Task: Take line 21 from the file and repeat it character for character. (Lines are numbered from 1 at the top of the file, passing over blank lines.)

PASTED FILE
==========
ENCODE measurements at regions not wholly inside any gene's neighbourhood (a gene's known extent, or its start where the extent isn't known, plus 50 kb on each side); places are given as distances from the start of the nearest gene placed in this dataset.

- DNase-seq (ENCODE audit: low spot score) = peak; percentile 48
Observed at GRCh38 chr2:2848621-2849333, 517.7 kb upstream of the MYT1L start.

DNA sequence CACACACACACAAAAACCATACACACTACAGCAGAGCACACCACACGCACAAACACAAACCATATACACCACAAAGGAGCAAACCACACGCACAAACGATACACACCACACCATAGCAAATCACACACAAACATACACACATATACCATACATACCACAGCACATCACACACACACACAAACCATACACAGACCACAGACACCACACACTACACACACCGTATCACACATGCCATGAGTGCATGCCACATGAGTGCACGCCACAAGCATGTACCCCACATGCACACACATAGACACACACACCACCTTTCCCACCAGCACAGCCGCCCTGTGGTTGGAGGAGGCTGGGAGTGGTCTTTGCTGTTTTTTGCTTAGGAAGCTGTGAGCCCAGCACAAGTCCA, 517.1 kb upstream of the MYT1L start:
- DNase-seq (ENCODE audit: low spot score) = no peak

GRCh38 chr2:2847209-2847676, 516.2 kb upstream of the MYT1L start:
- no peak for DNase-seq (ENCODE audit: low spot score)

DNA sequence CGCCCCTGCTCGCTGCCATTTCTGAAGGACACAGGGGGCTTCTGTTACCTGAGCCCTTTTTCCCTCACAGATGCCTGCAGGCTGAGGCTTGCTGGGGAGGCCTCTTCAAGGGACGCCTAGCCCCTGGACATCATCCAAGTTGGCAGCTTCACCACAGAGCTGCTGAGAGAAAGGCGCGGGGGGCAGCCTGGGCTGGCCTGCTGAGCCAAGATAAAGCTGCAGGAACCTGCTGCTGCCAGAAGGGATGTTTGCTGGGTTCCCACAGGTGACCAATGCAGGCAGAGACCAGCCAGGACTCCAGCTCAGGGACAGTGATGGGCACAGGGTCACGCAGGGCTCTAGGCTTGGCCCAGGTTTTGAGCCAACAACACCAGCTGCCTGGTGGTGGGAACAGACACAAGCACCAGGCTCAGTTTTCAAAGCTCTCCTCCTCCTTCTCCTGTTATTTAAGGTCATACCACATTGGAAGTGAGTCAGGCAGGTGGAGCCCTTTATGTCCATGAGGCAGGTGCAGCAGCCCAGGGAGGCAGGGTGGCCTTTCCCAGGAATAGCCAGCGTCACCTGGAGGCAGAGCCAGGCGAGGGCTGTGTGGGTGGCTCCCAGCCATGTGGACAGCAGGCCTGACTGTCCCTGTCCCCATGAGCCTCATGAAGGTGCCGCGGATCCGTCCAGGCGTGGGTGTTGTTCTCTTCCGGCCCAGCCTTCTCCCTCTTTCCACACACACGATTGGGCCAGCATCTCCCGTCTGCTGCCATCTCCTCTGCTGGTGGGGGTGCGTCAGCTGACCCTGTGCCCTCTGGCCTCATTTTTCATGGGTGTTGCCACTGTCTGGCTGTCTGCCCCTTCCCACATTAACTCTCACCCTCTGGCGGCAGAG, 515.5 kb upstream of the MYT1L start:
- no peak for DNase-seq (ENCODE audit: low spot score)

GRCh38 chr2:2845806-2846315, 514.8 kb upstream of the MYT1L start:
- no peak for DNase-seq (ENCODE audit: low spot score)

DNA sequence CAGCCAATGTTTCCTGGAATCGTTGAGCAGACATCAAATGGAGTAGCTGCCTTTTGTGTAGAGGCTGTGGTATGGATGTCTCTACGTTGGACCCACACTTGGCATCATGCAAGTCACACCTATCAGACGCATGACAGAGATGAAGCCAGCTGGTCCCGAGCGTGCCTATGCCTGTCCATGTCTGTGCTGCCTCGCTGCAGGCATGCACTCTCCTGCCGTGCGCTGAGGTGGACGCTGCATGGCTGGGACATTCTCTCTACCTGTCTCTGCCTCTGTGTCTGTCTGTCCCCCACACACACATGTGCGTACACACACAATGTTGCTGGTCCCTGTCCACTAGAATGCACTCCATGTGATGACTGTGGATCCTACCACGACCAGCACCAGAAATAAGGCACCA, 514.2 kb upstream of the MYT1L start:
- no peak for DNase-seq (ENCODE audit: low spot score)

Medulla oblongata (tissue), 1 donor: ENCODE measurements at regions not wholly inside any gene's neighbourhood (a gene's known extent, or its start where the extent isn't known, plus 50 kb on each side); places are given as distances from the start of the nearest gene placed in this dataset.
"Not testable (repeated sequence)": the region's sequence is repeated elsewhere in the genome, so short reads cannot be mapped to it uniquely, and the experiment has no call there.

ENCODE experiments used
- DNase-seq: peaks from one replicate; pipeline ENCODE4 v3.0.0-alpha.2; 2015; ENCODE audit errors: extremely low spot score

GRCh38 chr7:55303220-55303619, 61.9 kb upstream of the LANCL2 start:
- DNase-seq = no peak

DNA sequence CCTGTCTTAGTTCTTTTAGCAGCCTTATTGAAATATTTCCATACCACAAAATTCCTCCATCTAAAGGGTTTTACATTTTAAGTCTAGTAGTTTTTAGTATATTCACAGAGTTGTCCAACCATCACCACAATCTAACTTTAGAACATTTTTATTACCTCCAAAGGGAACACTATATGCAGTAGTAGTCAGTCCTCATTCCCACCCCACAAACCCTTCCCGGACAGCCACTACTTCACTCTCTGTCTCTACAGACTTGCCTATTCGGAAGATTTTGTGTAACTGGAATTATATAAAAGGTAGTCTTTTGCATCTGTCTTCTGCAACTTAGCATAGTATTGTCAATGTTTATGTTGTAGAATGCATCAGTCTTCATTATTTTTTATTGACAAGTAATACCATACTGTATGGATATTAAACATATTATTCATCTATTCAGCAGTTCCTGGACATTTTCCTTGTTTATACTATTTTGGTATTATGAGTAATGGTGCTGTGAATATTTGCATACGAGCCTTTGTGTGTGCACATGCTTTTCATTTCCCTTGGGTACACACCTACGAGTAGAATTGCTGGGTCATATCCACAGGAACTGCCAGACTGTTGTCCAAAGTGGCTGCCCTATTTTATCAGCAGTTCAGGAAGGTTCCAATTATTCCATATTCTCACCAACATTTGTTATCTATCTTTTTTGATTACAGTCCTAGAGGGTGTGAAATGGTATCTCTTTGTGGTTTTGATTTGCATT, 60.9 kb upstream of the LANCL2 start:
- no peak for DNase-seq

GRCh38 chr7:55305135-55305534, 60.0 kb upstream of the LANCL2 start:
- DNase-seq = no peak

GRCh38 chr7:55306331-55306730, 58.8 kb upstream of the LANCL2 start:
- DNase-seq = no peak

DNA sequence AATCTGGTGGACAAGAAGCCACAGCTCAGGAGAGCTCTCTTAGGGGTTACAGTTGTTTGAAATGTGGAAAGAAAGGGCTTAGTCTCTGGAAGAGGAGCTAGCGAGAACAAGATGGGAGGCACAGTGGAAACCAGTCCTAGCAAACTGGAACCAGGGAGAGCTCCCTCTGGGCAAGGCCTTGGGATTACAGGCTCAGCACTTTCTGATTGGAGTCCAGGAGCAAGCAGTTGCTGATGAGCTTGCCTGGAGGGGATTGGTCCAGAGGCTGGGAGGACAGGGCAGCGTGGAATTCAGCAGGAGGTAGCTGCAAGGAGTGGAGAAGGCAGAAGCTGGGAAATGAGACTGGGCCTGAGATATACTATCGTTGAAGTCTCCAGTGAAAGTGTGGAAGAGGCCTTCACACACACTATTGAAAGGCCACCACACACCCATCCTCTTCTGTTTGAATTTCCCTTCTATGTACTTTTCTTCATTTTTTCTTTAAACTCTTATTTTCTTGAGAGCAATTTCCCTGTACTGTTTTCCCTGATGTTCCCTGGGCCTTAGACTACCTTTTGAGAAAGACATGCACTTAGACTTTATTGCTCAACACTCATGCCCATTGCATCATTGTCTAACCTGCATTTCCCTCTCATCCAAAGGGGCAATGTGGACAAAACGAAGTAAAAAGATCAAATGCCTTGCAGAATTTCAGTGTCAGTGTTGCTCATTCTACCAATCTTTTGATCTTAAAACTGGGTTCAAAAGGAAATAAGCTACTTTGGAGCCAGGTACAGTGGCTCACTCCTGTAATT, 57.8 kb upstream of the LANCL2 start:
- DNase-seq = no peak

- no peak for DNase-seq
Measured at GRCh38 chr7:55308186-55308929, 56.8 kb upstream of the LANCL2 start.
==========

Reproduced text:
- no peak for DNase-seq